Although the relationship of hGH to aerobic exercise seems clear, other research in this area helps to reiterate the importance of bioassays. With submaximal cycle exercise (65% V˙O2max), much of the plasma contains non-22 kD isoforms during recovery (78). Rubin et al. (63) assayed plasma at 90% and 100% V˙O2max and showed that higher plasma concentrations of hGH were observed if the plasma was reduced with glutathione to break down bonds within oligomeres. Such data again point to the importance of alternative analysis techniques to develop the larger context of response patterns.
The potential role of hGH in the repair and remodeling of skeletal muscle and connective tissue has lead to the study of hGH responses to acute resistance exercise. Research interest began in the 1980s, and more attention was given to this modality in the 1990s and onward. Before the understanding of the importance of the acute program variables (or domains), research into hGH responses did not take such factors (such as gender, metabolic demands, rest period lengths, intensity, amount of tissue activation, volume of exercise, and choice of exercise) into account. However, once the importance of these domains was understood, the acute exercise response patterns of growth hormone in the subsequent studies began to account for the acute program domains. All of these factors contributed to the response patterns of hGH when examining it from an immunoassay signal detection viewpoint (38,41).
An early research study suggested the importance of acute program variables (or domains) such as intensity (68). In an initial study by Vanhelder et al. (78), seven sets of leg lifts at 85% of the subject's 7 repetition maximum increased growth hormone concentrations in the blood. When the load was reduced to one third of the intensity, no changes occurred. The concept that not all resistance training protocols were the same started to gain momentum at this point. Soon, the impact of upstream regulatory elements in the workout design on the hGH response was demonstrated. In 1990, Kraemer and colleagues (37) demonstrated for the first time that rest period lengths, intensity, and volume of work were all potentially modifying factors when examining hGH responses with heavy resistance exercise in men and later in women (35) using immunoassays. Shorter rest periods stimulated dramatically greater hGH responses to the resistance exercise protocol and, as has been shown previously, women during the follicular phase of the menstrual cycle had higher resting growth hormone concentrations then men (36). The potential influence of metabolic signals (with shorter rest and greater total work) may well have influenced the hGH responses observed in these initial studies of the acute resistance exercise response patterns (15,16). Häkkinen et al. (19) eloquently validated the influence of total work by demonstrating dramatically higher growth hormone concentrations with 10 sets at 10 RM compared with 20 sets of 100% of 1 RM. Nindl et al. (57) showed that the pulse characteristics were affected by acute heavy resistance exercise at different times of the day. Different burst and output amounts followed exercise versus control resting conditions over 16 h (including sleep). The complexity of the physiological response of hGH to the acute program variables, therefore, clearly was demonstrated.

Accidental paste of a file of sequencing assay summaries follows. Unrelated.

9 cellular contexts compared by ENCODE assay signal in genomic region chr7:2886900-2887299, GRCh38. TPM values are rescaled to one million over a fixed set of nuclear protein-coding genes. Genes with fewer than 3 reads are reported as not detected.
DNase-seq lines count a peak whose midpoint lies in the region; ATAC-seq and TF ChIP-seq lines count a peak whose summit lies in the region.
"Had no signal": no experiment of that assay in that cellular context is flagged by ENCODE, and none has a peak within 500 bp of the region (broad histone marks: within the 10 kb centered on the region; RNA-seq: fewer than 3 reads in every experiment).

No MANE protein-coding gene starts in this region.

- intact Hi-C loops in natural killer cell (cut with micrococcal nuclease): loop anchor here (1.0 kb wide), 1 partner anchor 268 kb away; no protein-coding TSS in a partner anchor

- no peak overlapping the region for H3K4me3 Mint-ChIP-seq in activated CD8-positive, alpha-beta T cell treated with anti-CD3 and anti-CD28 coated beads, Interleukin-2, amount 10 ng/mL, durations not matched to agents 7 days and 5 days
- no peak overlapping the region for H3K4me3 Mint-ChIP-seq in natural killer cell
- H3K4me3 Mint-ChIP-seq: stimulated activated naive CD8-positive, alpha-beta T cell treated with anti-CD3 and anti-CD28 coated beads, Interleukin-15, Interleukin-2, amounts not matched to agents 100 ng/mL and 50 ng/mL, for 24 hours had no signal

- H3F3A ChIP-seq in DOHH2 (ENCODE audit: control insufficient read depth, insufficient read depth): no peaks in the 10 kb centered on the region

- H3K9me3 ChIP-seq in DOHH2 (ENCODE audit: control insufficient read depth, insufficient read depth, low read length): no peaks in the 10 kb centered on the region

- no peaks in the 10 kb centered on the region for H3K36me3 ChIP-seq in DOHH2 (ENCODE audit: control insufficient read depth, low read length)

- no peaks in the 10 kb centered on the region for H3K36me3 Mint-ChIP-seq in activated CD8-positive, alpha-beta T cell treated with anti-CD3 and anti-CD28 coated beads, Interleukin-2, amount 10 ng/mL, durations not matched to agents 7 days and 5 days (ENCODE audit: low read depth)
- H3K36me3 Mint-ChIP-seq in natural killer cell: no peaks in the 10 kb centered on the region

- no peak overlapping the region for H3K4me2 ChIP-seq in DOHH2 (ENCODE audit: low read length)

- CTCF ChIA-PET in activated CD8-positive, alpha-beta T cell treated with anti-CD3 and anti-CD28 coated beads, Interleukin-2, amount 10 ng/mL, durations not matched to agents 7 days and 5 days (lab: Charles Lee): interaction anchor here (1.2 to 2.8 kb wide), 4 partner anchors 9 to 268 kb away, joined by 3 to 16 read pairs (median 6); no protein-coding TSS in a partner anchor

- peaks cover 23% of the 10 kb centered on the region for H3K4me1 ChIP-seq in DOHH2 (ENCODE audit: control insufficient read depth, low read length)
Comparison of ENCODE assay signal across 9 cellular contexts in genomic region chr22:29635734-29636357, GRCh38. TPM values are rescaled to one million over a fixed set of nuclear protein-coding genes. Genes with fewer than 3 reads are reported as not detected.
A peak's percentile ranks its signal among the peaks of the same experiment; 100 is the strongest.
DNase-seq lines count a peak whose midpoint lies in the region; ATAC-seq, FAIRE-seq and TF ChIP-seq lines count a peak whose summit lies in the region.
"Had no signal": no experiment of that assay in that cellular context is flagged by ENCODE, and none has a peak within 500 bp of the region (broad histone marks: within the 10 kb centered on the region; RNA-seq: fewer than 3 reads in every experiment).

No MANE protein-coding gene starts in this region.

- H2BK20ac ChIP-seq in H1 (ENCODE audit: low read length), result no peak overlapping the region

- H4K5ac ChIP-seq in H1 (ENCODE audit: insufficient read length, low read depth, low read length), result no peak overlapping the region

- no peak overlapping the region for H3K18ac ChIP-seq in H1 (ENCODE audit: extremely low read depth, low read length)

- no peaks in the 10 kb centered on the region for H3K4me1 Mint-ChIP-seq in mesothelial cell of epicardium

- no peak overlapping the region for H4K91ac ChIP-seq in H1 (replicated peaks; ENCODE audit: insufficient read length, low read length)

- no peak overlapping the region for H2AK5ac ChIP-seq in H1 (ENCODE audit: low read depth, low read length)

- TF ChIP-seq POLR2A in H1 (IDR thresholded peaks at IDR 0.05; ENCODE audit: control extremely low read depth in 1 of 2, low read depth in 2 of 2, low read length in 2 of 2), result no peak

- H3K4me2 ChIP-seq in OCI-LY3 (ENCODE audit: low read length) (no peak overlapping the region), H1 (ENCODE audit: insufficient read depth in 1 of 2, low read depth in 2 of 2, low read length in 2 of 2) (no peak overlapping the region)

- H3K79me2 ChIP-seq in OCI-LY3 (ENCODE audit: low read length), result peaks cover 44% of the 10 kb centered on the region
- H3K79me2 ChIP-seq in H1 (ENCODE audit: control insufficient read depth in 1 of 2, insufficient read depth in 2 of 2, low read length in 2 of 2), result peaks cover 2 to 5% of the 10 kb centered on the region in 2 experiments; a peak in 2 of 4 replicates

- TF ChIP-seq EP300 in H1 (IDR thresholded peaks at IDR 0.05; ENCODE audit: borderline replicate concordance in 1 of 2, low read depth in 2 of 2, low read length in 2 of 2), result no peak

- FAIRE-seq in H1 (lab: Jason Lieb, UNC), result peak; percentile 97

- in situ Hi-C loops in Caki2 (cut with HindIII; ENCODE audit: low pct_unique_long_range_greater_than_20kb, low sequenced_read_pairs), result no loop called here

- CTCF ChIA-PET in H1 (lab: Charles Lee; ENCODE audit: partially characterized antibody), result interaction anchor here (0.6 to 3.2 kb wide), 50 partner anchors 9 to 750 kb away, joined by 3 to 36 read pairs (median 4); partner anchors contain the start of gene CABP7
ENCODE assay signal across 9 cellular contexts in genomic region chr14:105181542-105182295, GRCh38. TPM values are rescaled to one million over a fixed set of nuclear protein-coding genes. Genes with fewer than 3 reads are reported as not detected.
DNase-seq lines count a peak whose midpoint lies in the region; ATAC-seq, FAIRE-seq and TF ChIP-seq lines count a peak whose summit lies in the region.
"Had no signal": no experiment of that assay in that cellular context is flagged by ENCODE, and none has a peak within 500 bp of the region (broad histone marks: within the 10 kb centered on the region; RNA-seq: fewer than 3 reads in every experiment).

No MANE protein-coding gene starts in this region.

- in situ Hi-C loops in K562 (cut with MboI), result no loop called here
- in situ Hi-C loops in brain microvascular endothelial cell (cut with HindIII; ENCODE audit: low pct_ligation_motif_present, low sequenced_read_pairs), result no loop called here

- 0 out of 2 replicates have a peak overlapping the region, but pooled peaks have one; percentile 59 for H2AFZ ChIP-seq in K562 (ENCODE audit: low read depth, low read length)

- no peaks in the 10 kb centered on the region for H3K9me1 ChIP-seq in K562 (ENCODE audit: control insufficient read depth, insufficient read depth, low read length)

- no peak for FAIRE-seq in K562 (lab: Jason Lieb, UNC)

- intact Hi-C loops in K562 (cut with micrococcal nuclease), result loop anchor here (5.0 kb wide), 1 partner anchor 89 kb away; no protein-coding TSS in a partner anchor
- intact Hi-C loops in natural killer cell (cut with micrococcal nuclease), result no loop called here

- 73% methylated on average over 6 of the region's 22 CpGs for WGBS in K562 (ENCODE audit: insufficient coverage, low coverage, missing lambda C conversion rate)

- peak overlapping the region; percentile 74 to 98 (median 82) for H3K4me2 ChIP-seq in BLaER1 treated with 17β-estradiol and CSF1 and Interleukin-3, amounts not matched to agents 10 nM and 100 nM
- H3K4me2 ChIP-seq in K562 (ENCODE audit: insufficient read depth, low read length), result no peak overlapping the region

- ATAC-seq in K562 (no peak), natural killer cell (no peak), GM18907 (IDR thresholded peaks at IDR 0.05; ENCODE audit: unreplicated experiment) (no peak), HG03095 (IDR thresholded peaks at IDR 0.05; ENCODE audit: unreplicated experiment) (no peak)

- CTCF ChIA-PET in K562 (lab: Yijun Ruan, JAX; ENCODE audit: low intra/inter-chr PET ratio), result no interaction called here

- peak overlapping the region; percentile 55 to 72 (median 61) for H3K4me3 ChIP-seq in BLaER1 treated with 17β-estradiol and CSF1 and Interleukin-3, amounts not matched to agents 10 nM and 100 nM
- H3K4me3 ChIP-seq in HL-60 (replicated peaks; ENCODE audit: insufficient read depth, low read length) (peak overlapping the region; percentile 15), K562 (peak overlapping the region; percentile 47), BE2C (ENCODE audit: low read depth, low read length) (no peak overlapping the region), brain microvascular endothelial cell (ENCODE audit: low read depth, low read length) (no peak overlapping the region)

In 2000, McCall et al. (51) published data suggesting that hGH responses might be different if viewed from the perspective of a bioassay, opening the door to more complexity in both the regulatory roles and potential influences of higher molecular weight isoforms in biological actions. In 2001, Hymer et al. (29) investigated acute exercise in women during the early follicular phase of the menstrual cycle. He and colleagues showed that the rat tibial line bioassay resulted in much higher values of hGH pre- and postexercise (six sets of 10 RM in Smith-machine squat exercise). However, the values were unchanged by exercise stress, even when fractionated into different molecular weight fractions. Conversely, increases in concentrations were observed concomitantly with the use of immunofunctional assays and the monoclonal RIA, which was higher than the polyclonal RIA. When total samples were reduced with glutathione, an increase in hGH signal was detected, again suggesting that disulfide-linked hormone aggregates/fragments are released into the circulation after the exercise regimen used in this study. Such data also suggested that the exercise response differed by assay perspective, reflecting the potential inherent complexity of anterior pituitary somatotroph function. Bioassays therefore have helped to show that the response of hGH to exercise is not limited to 22 kD.
Resistance training and its impact on hGH adaptations remain in a state of uncertainty because of a number of upstream regulatory elements. Aging can impact the magnitude of the response, but results are equivocal as to the changes in response to a resistance exercise stressor (typically, no changes have been reflected in resting values with training) (41,50). One study examining the role of 6 months of resistance training in women who were tested in the early follicular phase of the menstrual cycle demonstrated even more complexity as hGH. Results differed by training time, acute exercise response, program used, assay type, and assay molecular weight fraction. This showed that typical single radioimmunoassay of the 22 kD molecules could not provide a complete understanding of adaptation; even monoclonal and polyclonal assays showed some differentiation (39). Interestingly, the whole body heavy periodized group was the only group to demonstrate increases after 6 months of training in their postexercise value for the high molecular weight fraction of growth hormone as measured by the rat tibial line bioassay. Another study examining these same assays showed strikingly few differences between assays with the use of oral contraceptives (40). It is clear that a variety of variables related to hGH adaptations are still under investigation.